Few animal studies on the effects of ARV therapy on reproductive capacity have been carried out and we found none to compare our results with. Diwan et al., [18] was the closest, investigating the developmental reproductive toxicity of the ARVs by exposing perinatally during the gestational period of sexual differentiation and found no difference in endpoints such as anogenital distance, onset of testicular descent etc.

Thus we looked for correlate studies among humans to compare with. Clearly we cannot directly extrapolate these results in mice to human studies. Nevertheless, there are some noteworthy correlates from human studies. First, it is mainly HIV sero-discordant couples that present at assisted reproduction or fertility clinics seeking assisted fertility procedures [2], [25] and we have shown fertility appeared reduced when only the male mouse was on therapy. Secondly, some fertility treatments are ethical only with pre-exposure ARV prophylaxis for the uninfected spouse such as prior to timed unprotected intercourse. This creates a scenario where both spouses are on therapy and had surprisingly high success rate (>50%) recorded in a human study after three timed intercourses [27]. In addition, a review of 11 programs across seven African countries reported significantly higher rates of new pregnancies among women receiving ART compared to women not on ART, which was independently associated with having a male partner also enrolled in the programme [28]. No behavioural or biomedical mechanisms was reported in literature for this phenomenon of increased fertility [28]. Clearly more studies are required to elucidate on this. We can only conclude that in mouse, treatment with Zidovudine or Nevirapine apparently increased number of pregnancies when “both-parents” were ARV-treated but the offspring from these pregnancies had greatly reduced number of pregnancies in the second (F2) generation.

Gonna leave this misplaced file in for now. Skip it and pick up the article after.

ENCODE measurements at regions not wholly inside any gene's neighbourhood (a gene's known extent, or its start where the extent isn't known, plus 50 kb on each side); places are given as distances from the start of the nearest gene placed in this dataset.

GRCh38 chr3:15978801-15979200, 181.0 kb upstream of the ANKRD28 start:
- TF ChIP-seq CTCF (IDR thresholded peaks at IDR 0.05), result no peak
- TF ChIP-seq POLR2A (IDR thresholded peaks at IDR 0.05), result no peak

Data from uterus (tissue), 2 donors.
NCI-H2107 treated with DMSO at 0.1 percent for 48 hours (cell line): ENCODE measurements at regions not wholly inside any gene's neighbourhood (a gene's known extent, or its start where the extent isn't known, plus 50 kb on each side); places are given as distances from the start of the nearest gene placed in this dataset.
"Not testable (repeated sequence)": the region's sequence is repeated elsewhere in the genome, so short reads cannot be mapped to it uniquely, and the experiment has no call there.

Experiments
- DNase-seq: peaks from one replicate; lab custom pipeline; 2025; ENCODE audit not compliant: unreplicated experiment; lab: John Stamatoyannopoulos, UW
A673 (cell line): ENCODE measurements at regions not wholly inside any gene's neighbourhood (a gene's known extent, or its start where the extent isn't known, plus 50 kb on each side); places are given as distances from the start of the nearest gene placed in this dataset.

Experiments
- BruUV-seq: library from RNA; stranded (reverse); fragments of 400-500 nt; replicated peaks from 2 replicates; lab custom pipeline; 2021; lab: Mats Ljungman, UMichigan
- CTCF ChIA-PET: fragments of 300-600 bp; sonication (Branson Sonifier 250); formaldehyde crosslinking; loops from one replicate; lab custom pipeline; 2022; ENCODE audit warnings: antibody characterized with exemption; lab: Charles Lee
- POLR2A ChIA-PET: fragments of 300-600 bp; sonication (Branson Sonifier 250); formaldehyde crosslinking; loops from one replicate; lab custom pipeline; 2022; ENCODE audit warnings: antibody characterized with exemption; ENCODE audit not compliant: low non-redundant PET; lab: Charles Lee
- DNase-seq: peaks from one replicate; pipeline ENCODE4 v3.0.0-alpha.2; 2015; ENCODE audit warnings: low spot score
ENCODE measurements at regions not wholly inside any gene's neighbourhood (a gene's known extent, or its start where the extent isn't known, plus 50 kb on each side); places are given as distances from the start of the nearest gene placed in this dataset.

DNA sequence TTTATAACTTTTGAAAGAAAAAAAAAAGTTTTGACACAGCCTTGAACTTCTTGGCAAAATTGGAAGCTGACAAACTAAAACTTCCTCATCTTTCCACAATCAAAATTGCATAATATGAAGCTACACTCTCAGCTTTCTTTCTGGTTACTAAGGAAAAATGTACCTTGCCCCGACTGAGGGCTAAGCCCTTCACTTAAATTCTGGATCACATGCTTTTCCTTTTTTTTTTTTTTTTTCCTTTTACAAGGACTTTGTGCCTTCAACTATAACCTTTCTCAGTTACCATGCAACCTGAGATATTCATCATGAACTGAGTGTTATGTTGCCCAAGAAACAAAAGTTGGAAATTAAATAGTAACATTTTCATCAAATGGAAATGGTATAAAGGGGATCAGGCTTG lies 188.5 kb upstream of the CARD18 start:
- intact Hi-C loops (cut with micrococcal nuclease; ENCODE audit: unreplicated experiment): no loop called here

Gestational period and pup survival

In this study comparison to the untreated controls showed shorter gestation periods were recorded for all treatment groups, though these were not significant. Since there are no mice studies to make comparison to, we note that this finding agrees with the report of a high rate of preterm delivery (43%) among HIV-affected couples [29]. Shorter gestation periods in the mouse treatment groups of this study are clearly attributed to the administration of Zidovudine or Nevirapine.